The Board says it welcomes any sustainable initiative which will provide jobs in rural coastal communities however it queries the figure of 500 jobs being associated with the proposed offshore salmon farm.

Published data on employment and production in the salmon farming sector show that 9,923 tonnes of salmon were produced in 2007 and 133 Full Time Equivalent (FTE) people were employed in salmon farming. If the same ratios, 74.6 tonnes of salmon per person employed, are used in the context of the current proposal for a 15,000 tonne salmon farm this accounts for only 202 jobs. A very recent report in aquaculture news site claims that Scottish Islanders were delighted that a new 2000 tonne salmon farm had been granted planning and would create 4 full time jobs.

“Again if applying the same ratios to the current proposal this amounts to 30 jobs, assuming no economies of scale,” said the IFI.

The statement went on: “Notwithstanding this the Board have serious concerns that whatever the number of jobs created by the current proposal they will be more than offset by the associated loss of jobs in the recreational angling and tourism sectors if this development proceeds without adequate environmental protections in place. “Top line figures from a recently commissioned survey of domestic recreational anglers suggest they contribute approximately €143 million to the economy, predominantly in rural areas, with the preferred locations for angling overnights in the West and South West and an additional €89 million is contributed by tourist anglers.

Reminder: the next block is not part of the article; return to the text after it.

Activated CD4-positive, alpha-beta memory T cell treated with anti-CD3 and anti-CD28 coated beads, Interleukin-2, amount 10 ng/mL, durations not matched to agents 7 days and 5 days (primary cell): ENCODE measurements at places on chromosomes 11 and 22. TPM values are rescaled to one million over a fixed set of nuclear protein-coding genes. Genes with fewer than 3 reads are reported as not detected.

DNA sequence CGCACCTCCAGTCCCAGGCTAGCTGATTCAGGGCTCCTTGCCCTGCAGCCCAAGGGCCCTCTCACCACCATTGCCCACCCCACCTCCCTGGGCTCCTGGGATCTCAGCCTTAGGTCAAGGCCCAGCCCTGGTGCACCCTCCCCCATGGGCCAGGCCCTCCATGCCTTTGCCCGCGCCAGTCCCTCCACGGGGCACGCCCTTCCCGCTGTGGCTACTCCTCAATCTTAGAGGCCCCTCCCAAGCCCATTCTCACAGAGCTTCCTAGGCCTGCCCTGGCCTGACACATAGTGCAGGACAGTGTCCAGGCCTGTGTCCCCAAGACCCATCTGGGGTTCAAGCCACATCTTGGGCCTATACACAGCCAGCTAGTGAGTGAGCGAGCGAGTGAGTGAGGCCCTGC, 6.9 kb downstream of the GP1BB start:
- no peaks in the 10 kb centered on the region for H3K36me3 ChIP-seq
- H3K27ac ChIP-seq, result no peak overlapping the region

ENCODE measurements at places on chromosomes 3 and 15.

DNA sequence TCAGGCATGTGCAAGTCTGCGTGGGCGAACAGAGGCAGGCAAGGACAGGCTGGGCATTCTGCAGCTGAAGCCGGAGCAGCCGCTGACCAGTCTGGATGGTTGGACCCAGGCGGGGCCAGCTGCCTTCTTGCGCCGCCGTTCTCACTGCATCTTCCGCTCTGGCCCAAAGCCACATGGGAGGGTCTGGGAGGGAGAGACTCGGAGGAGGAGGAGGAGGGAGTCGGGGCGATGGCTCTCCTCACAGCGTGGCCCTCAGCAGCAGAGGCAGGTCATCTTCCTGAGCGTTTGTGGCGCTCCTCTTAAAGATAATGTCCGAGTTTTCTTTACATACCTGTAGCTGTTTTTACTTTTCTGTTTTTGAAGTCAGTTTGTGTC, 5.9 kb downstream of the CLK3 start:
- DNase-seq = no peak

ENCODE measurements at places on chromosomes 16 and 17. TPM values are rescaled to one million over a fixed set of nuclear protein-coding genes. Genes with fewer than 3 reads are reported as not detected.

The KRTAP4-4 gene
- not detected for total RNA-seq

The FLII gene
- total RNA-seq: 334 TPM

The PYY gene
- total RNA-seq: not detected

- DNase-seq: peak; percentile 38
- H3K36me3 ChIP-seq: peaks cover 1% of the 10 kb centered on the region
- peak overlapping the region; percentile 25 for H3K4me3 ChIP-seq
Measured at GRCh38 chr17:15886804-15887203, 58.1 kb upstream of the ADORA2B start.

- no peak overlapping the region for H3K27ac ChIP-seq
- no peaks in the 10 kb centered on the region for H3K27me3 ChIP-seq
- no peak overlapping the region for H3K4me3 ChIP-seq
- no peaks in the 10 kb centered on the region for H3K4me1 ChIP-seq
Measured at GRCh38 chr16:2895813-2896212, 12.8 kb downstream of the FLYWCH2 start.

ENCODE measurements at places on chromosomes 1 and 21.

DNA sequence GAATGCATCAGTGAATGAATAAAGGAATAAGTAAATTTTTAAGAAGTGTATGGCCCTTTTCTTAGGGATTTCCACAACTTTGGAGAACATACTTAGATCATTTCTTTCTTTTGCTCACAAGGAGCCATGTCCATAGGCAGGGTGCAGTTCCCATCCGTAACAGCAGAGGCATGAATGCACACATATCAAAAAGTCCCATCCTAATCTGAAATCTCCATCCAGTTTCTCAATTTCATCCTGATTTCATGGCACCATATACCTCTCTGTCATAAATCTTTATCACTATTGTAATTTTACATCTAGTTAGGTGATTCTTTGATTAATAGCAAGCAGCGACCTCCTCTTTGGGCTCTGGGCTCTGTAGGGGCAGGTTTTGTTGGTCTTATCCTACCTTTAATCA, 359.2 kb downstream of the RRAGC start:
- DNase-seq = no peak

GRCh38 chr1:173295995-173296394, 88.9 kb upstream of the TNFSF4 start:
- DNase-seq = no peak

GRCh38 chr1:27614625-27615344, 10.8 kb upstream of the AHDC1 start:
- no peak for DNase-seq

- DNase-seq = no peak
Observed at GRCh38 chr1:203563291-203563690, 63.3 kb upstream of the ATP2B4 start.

“The Board believe that Ireland’s reputation as a pristine wild fishery destination must be safeguarded. Angling tourism is characterised by the fact that consumption takes place where the resource is readily available, such as on the West Coast.

“Tourism activity is particularly concentrated in areas which lack an intensive industry base, and it is credited with having a significant regional distributive effect. Consequently, the economic benefit is kept within Ireland, and not expatriated to another country which would most likely be the case if an international operator was awarded the franchise to run the proposed offshore salmon farm. “The Board believe that proposals being brought forward for two further offshore salmon farms in Mayo and Donegal are premature given that significant issues over the current proposal have not yet been resolved. No further applications should be progressed until all stakeholders are satisfied that the current proposal is sustainable and has no adverse impact on wild salmon and sea trout stocks.